Are Price Wars, Speed Upgrades Dramatically Changing Customer Satisfaction? It Appears So
One way of interpreting the latest consumer satisfaction rankings from American Customer Satisfaction Index (ACSI) is that, in general, consumer satisfaction with network-delivered services (mobile, fixed) increases as prices drop, and drops as prices are increased.
The caveat is that “price” likely has to be viewed in relationship to value. At least theoretically, consumer satisfaction could remain the same, or climb, if value increases even more than price, on some customer-perceived key dimension.
Xfinity (Comcast) subscription TV satisfaction scores dropped six percent to 58. That is a big change, for any industry and any company over a year’s time, perhaps more notably given the introduction of the voice-activated Xfinity X1 TV interface, which arguably makes it far easier for consumers to find something to watch.
Some might also attribute higher apparent satisfaction with lower prices in the mobile service industry.
Customer satisfaction with mobile service climbed nearly three percent to 73 as price wars between carriers escalated, ACSI notes. Again, a three-percent change in a single year is substantial for ACSI rankings.
Compared with other telecom categories where customer choice is limited, the mobile industry arguably is far more competitive. Prices are competitive, service is better and customer satisfaction higher, ACSI says.
For the linear subscription TV industry as a whole, customer satisfaction was down 1.5 percent to 64, tied with internet service providers for last place among 43 industries tracked by the ACSI.
Some firms did better than others, though.
Fios (Verizon Communications) climbed one point to 71), as AT&TU-verse climbed one point to 70). Suddenlink, part of Altice USA, improved two percent to 63.
The biggest jump was registered by Spectrum (Charter Communications), up five points to 63, in part because its acquired properties Bright House Networks scored higher than legacy Charter.
Cox Communications improved two percent to 60.
Mobile service providers were uniformly higher. TracFone Wireless improved three percent to 77.
Verizon Wireless gained four percent; U.S. Cellular gained three points to reach 74. Sprint rose four percent to 73. AT&T gained one point, to reach a score of 72.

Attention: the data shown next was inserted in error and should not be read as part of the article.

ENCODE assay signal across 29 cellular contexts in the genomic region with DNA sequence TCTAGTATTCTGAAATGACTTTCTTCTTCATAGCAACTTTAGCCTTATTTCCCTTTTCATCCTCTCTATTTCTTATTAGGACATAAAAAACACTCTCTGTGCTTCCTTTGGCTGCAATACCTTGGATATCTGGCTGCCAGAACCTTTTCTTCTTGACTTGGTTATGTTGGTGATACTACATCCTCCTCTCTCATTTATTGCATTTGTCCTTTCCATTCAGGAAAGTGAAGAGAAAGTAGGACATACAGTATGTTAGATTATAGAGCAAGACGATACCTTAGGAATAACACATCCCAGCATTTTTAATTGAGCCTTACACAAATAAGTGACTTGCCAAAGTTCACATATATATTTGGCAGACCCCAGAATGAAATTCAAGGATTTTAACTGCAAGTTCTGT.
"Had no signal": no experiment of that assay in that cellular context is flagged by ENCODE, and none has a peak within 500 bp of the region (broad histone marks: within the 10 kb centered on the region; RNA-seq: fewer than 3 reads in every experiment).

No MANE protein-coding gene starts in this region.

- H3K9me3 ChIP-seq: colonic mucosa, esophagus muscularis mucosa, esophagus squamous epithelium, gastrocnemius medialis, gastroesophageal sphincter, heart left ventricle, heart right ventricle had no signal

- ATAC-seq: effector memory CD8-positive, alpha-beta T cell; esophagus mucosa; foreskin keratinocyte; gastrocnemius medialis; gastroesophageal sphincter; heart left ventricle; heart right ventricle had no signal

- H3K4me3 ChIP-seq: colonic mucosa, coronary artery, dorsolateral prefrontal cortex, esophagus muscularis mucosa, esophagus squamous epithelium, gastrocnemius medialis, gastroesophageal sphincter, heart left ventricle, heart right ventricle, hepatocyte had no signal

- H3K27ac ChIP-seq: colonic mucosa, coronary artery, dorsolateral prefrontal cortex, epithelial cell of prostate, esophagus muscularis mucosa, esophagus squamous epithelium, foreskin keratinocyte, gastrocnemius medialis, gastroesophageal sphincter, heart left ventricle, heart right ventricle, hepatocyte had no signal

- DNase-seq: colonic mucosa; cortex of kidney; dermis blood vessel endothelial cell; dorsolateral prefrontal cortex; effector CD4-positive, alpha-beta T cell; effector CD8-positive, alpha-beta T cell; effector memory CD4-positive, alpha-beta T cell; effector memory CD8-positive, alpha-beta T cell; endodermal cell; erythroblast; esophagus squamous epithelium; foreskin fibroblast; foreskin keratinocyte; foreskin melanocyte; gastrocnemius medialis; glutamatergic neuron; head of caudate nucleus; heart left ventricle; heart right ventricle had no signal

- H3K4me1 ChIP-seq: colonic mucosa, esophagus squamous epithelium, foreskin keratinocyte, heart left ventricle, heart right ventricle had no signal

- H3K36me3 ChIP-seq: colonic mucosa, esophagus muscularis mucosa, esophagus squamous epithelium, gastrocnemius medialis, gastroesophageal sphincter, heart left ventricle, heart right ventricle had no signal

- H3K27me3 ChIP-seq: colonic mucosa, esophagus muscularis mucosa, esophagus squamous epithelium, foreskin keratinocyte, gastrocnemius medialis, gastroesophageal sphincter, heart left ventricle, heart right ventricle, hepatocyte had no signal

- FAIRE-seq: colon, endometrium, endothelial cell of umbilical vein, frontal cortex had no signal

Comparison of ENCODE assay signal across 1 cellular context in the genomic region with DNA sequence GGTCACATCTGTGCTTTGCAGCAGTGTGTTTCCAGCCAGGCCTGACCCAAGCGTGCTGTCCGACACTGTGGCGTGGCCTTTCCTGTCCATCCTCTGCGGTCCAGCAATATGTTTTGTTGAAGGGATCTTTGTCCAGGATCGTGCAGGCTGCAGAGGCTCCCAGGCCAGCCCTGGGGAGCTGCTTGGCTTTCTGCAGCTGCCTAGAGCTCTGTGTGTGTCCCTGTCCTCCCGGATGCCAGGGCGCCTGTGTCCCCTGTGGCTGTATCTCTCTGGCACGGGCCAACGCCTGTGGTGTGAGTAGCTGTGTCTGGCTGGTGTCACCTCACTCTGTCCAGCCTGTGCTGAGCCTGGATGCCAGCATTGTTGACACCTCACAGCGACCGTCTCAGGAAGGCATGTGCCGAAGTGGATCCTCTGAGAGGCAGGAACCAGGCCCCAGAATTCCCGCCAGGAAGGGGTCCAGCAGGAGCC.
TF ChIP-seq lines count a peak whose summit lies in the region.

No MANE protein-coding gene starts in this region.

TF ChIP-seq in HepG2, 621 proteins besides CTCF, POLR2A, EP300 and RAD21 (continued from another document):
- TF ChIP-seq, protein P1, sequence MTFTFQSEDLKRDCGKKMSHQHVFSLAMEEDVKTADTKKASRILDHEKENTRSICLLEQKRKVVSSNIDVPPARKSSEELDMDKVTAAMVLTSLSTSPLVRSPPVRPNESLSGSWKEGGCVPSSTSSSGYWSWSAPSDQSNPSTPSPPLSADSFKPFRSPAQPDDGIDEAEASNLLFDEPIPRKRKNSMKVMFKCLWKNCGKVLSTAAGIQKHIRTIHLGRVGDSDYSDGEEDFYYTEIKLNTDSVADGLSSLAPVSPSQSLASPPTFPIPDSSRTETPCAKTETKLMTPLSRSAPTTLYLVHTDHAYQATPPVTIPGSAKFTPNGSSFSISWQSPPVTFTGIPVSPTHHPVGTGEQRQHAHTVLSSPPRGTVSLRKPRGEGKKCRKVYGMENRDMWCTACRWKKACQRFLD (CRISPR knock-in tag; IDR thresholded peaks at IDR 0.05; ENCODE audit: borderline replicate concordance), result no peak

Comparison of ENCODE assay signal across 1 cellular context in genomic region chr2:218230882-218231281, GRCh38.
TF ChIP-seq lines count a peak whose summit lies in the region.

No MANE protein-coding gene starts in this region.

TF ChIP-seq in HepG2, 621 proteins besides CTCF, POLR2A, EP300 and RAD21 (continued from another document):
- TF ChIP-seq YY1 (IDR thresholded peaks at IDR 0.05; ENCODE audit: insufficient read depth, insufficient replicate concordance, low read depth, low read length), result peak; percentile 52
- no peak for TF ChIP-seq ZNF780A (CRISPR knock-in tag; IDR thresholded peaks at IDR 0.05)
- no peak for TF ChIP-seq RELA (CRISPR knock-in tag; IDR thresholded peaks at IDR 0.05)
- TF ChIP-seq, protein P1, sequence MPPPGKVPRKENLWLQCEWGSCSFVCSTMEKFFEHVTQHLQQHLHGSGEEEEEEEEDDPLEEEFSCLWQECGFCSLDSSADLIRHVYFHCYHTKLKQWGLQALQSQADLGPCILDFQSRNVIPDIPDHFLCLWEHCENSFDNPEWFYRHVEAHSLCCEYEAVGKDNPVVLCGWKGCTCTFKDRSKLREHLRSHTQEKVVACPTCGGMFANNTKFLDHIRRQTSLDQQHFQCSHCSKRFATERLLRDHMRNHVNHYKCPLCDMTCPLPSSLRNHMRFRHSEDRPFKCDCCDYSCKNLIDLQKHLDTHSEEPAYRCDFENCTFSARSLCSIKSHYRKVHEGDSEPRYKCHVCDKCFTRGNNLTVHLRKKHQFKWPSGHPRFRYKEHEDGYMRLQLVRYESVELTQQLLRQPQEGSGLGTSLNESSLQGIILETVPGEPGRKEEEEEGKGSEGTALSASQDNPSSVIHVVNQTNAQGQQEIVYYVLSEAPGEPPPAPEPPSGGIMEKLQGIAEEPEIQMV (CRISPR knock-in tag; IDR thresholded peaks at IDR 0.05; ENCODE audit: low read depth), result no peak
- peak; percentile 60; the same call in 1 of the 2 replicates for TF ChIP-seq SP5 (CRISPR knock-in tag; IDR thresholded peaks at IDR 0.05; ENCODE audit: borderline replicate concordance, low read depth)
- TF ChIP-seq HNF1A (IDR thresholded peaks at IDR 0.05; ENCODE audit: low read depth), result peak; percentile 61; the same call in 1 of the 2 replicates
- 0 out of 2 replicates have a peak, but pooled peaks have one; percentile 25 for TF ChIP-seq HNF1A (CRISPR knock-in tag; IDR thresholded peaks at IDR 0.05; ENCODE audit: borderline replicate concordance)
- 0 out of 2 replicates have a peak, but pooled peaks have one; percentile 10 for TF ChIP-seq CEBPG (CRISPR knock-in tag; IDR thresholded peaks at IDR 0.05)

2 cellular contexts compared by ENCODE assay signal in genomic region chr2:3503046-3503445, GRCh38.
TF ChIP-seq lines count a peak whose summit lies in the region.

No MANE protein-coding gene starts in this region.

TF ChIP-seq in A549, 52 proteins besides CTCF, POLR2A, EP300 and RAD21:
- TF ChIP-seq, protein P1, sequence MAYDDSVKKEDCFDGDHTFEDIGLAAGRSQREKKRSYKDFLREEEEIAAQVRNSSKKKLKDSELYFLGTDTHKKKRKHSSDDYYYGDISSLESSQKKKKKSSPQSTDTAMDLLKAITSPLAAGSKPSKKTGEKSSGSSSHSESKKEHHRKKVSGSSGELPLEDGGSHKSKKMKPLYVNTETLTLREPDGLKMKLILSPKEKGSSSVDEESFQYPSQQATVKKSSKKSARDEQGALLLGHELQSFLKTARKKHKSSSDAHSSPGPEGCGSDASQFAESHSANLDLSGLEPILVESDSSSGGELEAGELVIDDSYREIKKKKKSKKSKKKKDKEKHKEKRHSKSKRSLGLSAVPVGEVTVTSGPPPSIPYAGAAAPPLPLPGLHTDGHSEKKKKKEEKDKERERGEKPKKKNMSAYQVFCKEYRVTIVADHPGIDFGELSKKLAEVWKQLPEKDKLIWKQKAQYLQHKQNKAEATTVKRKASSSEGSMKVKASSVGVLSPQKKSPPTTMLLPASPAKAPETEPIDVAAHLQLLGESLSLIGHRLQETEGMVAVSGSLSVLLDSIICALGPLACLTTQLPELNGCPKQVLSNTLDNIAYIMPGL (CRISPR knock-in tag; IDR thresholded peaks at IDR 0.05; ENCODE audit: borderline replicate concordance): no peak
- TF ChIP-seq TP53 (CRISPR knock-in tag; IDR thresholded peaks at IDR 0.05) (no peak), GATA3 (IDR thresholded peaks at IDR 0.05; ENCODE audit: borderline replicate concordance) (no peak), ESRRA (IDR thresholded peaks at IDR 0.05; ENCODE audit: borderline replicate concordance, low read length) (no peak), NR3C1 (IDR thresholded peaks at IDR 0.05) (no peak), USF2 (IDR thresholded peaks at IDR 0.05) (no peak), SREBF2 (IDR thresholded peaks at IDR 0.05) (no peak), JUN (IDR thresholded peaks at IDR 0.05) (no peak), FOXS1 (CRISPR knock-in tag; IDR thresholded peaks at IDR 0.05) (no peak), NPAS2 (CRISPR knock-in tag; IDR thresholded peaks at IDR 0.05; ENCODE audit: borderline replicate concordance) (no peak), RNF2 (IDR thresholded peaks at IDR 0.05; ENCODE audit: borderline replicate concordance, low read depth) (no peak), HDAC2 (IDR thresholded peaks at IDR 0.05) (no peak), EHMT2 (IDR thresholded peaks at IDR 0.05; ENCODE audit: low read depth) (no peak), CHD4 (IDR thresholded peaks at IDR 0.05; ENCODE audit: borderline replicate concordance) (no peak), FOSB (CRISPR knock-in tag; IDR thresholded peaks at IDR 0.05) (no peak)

But T-Mobile US dropped one point to 73. As always, a one-point drop or gain is not unusual, for any industry in any given year, unless the direction continues in a succeeding year, one might argue.
The overall point is that a major price war seems to be resulting in higher satisfaction in the mobile service category.
Internet service providers remain unchanged at the bottom of the ACSI industry rankings at a score of 64. Low user satisfaction is the result of slow and unreliable service, compounded by limited competition, ACSI says.
Verizon’s Fios stays at the top of the category, but also declined three percent to 71. AT&T’s U-verse gained a whopping eight percent, something that is historically highly unusual. AT&T reached a score of 69.
Suddenlink climbed eight percent to 66, likely the result of boosting access speeds and thereby changing the value perception.
Charter’s Time Warner Cable dropped six percent. Comcast’s Xfinity improved two percent to 60, a four-year high for the company, ACSI says. CenturyLink satisfaction declined six percent to 59.
In the internet access area, value in relationship to price seems to be the story. The firms making the highly-unusual jumps (AT&T, Suddenlink) are dramatically boosting speeds. The firm making highly-unusual declines (CenturyLink) seems unable to compete with cable speeds. So it might be absolute price, but price in relationship to value, which is the problem, or the advantage.